Statistical Analyses

      Baseline characteristics were summarized with mean and standard deviation (SD) or with median and interquartile range (IQR) for continuous variables with normal or non-normal distributions, respectively. Categorical variables were expressed as frequencies and percentages.
      All available severity and unpleasantness ratings were included in the analyses. The S−U difference, defined as the severity score minus its concurrent unpleasantness score, was calculated at morning and evening across eight days, yielding up to a maximum 16 S−U difference scores per participant. Time since baseline of each morning and evening assessment (12-hour steps) was used as a time scale in all analyses. Variability (SDs) within participants (over time) and between participants in the severity, unpleasantness, and S−U difference was calculated.
      Agreement between severity and unpleasantness scores was evaluated by Bland-Altman plots. The systematic mean difference and 95% limits of agreement were calculated, accounting for repeated measurements in accordance with Bland and Altman.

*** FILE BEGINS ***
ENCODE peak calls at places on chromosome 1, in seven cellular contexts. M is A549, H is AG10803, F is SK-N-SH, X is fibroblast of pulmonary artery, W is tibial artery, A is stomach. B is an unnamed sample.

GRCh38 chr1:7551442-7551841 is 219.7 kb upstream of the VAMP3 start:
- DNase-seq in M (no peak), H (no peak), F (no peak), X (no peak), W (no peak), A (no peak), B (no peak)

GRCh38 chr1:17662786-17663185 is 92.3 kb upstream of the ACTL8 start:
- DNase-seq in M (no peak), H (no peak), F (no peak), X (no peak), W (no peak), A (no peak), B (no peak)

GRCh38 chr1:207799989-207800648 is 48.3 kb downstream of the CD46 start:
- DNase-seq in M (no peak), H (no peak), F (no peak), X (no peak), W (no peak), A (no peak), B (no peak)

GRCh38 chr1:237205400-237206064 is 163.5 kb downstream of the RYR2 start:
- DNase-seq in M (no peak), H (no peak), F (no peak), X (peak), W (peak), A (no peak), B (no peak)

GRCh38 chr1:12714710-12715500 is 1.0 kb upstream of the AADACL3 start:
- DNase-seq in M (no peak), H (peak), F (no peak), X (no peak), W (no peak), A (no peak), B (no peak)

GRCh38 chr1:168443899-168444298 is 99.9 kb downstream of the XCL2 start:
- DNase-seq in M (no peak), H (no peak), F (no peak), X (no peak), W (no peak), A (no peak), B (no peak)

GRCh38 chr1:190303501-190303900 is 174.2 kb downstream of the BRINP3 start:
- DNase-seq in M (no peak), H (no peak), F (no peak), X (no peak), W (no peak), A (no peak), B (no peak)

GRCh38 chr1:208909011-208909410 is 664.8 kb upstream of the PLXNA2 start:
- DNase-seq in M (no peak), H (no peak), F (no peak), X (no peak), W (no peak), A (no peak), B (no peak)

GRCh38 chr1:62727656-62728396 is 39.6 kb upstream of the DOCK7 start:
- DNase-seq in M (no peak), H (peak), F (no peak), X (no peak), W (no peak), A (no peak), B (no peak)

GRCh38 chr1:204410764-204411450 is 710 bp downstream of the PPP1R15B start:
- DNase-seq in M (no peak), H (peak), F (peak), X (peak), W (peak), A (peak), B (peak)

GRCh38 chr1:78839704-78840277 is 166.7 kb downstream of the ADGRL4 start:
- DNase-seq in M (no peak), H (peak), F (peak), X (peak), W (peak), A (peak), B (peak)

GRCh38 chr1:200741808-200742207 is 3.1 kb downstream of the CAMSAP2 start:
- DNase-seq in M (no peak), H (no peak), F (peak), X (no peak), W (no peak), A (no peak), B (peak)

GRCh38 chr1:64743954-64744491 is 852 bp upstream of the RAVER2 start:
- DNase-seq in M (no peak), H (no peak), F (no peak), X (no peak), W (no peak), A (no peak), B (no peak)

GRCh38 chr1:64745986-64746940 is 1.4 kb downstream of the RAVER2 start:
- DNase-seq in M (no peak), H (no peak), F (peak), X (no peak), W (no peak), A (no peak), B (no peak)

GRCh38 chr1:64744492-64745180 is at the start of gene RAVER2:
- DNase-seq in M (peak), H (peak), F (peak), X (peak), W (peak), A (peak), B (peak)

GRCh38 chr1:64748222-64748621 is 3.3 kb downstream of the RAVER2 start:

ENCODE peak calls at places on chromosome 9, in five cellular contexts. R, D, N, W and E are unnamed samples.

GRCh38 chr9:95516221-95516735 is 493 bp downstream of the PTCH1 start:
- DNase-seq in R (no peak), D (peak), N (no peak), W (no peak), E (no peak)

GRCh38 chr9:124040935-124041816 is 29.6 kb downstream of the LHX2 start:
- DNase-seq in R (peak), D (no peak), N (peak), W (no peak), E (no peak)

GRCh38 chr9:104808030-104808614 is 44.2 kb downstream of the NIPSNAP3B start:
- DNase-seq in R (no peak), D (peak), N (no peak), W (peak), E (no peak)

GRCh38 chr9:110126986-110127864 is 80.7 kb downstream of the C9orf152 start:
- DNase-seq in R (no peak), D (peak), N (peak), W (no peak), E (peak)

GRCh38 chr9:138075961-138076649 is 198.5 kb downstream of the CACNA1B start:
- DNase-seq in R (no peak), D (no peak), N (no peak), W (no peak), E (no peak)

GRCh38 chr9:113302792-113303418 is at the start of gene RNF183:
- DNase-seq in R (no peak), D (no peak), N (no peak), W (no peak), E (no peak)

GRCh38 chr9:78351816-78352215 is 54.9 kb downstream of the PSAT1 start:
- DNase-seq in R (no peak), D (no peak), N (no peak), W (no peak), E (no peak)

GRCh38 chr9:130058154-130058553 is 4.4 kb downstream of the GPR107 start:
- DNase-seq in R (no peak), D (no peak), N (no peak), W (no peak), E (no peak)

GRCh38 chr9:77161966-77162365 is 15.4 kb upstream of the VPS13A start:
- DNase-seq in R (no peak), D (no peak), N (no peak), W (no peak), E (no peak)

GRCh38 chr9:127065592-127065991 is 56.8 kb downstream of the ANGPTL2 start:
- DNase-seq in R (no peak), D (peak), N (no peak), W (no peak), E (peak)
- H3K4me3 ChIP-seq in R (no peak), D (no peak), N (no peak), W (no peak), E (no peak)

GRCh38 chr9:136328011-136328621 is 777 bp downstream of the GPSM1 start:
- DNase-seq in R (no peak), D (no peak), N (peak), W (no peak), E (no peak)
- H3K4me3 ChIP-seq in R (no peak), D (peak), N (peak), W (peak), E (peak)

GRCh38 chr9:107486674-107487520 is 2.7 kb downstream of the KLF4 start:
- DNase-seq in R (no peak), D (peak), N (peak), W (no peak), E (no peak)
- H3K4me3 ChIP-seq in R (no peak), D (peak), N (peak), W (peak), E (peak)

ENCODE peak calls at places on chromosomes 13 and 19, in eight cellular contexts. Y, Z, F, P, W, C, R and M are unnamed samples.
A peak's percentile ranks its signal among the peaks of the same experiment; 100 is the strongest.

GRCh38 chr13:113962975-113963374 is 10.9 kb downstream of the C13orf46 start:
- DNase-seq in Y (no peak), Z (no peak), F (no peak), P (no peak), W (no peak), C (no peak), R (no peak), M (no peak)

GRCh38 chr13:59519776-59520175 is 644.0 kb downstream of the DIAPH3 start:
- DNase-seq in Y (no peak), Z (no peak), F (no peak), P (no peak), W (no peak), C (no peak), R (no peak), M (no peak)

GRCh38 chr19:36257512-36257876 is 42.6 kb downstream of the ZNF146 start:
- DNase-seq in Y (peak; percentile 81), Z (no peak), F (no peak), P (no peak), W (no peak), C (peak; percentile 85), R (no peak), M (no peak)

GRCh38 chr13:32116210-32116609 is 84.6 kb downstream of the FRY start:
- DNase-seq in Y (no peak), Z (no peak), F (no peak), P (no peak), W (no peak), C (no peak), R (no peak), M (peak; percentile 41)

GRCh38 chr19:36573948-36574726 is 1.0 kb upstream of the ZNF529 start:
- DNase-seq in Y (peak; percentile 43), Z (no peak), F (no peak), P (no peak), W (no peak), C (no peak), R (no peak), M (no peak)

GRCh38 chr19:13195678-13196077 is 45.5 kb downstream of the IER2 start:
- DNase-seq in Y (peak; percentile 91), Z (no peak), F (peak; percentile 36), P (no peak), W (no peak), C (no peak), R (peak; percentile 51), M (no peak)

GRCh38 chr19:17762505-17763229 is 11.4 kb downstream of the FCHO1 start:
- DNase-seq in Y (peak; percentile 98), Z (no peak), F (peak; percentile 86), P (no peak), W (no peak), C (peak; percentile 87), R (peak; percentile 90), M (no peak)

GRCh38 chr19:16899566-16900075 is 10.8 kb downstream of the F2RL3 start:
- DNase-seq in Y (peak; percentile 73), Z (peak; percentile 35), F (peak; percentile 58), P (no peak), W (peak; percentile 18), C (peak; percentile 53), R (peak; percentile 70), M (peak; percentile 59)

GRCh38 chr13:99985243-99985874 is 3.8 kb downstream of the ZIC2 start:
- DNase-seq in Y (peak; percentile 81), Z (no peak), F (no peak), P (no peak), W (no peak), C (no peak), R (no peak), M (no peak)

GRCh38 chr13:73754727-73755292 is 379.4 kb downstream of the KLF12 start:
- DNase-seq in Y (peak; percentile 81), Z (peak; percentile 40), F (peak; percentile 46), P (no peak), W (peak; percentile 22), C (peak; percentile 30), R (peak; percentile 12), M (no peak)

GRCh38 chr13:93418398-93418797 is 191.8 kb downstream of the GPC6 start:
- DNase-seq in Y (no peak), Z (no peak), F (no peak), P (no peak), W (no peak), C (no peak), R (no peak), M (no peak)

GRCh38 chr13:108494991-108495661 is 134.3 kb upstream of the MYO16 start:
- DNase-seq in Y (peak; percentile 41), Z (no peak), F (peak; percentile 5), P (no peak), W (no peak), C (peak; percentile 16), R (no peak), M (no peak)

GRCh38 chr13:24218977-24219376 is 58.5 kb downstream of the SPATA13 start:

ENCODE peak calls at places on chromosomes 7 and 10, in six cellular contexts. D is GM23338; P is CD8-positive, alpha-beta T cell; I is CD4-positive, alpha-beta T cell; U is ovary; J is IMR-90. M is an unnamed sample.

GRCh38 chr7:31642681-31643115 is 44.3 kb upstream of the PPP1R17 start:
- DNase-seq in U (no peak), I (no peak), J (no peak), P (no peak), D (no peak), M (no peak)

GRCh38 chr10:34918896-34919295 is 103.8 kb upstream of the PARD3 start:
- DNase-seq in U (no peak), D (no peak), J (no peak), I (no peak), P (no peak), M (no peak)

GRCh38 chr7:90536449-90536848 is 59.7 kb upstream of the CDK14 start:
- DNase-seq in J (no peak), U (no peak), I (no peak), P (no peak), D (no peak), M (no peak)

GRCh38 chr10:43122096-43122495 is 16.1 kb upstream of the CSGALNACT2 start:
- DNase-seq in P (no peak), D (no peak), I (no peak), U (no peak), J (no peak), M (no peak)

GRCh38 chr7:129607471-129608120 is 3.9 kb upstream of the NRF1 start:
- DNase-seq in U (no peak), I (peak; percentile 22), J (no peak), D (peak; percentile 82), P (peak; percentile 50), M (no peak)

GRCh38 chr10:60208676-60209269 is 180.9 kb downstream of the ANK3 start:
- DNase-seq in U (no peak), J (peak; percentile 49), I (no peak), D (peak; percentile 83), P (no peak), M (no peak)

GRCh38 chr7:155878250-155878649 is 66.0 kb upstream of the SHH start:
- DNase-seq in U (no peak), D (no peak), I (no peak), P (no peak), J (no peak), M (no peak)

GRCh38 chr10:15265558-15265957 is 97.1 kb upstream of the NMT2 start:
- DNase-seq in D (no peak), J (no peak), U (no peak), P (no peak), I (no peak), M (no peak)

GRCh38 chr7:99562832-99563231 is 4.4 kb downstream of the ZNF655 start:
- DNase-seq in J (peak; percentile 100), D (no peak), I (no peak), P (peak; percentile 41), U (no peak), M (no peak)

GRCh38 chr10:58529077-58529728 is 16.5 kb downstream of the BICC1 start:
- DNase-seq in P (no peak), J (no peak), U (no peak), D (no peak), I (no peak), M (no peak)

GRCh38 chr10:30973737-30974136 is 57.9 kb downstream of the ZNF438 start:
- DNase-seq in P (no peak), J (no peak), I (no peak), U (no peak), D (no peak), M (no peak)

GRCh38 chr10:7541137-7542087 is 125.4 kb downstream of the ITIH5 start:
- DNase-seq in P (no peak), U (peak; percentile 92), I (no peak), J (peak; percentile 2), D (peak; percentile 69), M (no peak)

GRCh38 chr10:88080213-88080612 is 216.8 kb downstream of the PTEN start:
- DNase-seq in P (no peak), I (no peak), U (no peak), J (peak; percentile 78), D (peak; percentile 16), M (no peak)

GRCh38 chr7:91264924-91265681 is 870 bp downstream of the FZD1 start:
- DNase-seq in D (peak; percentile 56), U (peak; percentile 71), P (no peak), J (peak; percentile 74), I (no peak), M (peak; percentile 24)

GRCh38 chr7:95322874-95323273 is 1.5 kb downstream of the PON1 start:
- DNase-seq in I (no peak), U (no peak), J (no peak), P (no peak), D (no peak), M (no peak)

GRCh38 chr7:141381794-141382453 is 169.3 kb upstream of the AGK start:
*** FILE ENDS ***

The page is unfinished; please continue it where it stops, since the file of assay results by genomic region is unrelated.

• Bland J.M.
      • Altman D.G.
      Measuring agreement in method comparison studies.
      Agreement was evaluated across the whole assessment period and at each of the 16 assessment points. As the level of agreement between severity and unpleasantness possible to obtain was limited by the underlying variability of the separate scores,
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      • Altman D.G.
      Statistical methods for assessing agreement between two methods of clinical measurement.
      we assessed whether the observed agreement was less than expected from the variability in the scores. To this end, the limits of agreement were compared with the variability of the severity and unpleasantness scores expressed as their repeatability coefficients (2.77 × SD within participants for each score).
      • Bland J.M.
      • Altman D.G.
      Statistical methods for assessing agreement between two methods of clinical measurement.
      Associations between clinical factors and the magnitude of S−U difference were evaluated using multilevel linear mixed-effects regression. The model accounted for repeated measurements within patients and allowed participants to differ in the mean breathlessness level (random intercepts) and change over time (random slopes). Available clinical factors of interest based on the literature included age, sex, mMRC score at baseline, time of assessment (12-h steps) since baseline, whether the score was a morning or evening assessment, treatment arm (morphine vs. placebo), BMI, AKPS, QoL, primary underlying chronic disease diagnosis (chronic obstructive pulmonary disease [COPD] vs. other), multimorbidity (CCI score), and presence of sensory qualities of breathlessness.